By Jessica Salerno, OSCPA content manager
Professional Primer is our series to help you navigate the tricky world of business etiquette. Read past posts online here.
Although much of the discussion over dress codes concerns what employees should or should not do, if the policy is to be successful, it first must be communicated and enforced properly by the employer.
“How people look and feel in the office is a reflection of the organization’s culture, so the first thing we have to do is think about their culture and what they want to achieve,” said Karen Hough, owner and CEO of ImprovEdge.
Specificity is crucial, she said. Ideally you would be able to set general guidelines, but as your organization grows, or different people leave and come in, the dress code can start to become interpreted differently than the original intent.
Hough suggested telling possible scenarios to employees and giving them the choice to decide what is appropriate. For example, wearing more casual clothing when you aren’t seeing a client in the office might make sense, but people should remember clients sometimes stop in unexpectedly.
If your company is looking to throw out the dress code completely and start from scratch, there are a few ways to help encourage employees to embrace the new standards. To start, involve them in the process by gathering a diverse group together to learn what they would like to wear.
“The more you can include people in the organization to talk about what’s acceptable and what will work, I think that’s a good way to go,” Hough said. “It shows buy-in and that you listened. And say ‘We want to get your opinions, but understand management will make the final decision based on our understanding of our needs and our client environment.’”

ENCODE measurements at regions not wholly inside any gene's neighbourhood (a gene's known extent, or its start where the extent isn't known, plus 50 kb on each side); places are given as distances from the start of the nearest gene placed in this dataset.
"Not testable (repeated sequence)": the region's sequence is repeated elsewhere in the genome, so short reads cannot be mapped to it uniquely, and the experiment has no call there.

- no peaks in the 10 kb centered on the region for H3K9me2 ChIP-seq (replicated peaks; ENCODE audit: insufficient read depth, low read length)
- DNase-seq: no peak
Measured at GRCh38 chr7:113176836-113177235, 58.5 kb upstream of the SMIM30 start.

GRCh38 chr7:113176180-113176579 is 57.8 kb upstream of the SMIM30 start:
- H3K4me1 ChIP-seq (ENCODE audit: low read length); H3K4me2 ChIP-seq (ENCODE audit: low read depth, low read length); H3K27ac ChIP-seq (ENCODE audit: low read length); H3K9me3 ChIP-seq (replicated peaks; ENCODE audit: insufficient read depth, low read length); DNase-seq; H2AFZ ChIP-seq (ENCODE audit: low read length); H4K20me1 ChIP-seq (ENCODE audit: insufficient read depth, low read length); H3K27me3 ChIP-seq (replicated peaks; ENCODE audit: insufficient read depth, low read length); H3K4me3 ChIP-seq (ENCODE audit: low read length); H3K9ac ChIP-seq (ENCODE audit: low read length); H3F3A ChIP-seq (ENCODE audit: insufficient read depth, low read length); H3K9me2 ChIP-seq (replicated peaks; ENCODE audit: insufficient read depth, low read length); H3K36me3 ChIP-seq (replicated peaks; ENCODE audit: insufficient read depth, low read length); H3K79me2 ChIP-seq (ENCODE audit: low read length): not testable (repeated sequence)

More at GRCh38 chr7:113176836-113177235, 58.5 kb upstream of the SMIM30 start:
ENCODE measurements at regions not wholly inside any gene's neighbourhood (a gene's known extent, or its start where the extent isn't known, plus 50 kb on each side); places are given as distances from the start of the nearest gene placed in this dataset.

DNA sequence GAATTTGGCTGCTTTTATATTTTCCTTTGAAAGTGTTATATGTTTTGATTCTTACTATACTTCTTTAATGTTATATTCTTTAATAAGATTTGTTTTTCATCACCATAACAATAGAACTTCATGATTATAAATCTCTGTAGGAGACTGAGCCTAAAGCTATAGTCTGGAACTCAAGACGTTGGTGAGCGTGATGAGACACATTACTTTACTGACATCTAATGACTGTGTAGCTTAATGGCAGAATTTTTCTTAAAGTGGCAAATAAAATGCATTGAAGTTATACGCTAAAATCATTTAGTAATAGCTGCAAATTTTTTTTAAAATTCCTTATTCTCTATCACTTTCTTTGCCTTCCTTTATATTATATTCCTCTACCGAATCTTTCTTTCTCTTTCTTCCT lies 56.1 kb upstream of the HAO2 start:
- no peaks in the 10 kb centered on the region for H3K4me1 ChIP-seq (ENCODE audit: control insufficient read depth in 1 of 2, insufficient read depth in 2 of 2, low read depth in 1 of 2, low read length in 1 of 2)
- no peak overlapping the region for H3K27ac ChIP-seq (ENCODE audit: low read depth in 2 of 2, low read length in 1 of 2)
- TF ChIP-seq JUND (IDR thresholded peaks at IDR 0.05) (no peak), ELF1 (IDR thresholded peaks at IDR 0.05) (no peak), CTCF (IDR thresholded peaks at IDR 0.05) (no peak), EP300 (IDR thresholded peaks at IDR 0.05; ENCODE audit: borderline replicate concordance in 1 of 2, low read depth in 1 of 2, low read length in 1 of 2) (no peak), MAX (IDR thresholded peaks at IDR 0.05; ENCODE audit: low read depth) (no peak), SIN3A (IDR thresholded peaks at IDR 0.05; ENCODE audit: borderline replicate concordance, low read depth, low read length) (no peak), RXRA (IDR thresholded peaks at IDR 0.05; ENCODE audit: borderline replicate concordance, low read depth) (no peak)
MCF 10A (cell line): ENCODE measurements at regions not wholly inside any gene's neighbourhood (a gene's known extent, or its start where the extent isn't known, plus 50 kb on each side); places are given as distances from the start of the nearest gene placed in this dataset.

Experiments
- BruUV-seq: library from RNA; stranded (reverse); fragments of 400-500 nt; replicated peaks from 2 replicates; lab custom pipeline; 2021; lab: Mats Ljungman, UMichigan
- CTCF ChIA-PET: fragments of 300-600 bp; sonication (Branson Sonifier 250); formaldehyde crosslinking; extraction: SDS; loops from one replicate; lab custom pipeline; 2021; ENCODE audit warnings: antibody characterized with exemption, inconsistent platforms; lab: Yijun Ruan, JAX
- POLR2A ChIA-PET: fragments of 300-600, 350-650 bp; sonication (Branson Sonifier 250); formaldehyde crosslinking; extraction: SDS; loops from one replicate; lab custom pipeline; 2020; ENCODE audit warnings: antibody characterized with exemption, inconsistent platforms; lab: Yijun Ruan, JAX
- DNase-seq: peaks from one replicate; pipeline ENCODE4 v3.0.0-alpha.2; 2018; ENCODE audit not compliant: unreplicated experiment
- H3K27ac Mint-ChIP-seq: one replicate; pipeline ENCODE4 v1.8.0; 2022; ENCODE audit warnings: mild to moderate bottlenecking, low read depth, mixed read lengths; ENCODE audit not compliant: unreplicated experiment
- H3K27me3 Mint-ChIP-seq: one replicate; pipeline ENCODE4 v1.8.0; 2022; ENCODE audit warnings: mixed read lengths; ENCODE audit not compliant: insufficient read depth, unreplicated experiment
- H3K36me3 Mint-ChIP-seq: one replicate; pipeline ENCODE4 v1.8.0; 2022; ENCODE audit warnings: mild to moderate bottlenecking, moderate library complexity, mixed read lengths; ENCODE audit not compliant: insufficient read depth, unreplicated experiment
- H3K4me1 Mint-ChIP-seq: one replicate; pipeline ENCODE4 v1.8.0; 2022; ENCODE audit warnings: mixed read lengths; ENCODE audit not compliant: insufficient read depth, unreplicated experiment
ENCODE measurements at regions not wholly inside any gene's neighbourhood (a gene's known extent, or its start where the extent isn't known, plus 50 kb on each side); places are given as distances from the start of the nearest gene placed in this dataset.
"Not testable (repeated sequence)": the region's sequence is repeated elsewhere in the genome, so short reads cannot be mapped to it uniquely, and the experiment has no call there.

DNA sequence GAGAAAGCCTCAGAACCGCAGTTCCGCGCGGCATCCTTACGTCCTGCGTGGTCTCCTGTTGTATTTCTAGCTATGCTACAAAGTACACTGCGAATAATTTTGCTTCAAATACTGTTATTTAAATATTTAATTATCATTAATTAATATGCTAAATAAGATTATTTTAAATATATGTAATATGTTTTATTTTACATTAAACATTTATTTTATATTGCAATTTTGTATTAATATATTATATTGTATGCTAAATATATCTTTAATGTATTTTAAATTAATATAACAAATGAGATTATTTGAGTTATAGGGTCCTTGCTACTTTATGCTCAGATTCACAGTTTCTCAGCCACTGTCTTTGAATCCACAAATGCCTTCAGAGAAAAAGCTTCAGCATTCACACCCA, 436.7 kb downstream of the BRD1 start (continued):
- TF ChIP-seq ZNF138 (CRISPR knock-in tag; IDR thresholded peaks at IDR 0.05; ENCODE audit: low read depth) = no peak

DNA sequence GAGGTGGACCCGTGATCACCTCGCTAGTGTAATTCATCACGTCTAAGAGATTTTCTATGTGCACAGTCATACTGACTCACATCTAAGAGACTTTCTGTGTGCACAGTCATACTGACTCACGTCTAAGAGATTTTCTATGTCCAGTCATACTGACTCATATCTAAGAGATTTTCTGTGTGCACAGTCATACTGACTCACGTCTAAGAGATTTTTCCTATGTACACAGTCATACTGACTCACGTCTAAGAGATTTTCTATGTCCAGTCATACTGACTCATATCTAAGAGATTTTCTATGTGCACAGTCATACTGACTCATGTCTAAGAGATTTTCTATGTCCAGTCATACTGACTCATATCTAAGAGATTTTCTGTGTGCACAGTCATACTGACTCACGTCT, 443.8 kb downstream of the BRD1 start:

Another thing to remember is what’s appropriate in your industry. Hough said you want to be looking as good as, if not better than, your competition, but to also make an effort to be a leader in your field. Consider the requests of diverse groups, such as younger people and the LGBTQ community.
Hough also said to avoid using the language of “man/woman” to define something in the dress code and stick to “masculine/feminine.”
“Certainly as we look at gender and the range that gender is covering, we want to be inclusive of people who might not consider themselves a man or a woman, or people who might interpret gender differently,” she said.
Stick to looking at the dress code from a high-level perspective, Hough advised, and don’t get wrapped up in small details.
“If you start worrying about hemlines, you’re not going to reflect who you are and that’s the point of having a dress code,” Hough said. “The point is to reflect who you are and your organization, and make your people as comfortable as possible.”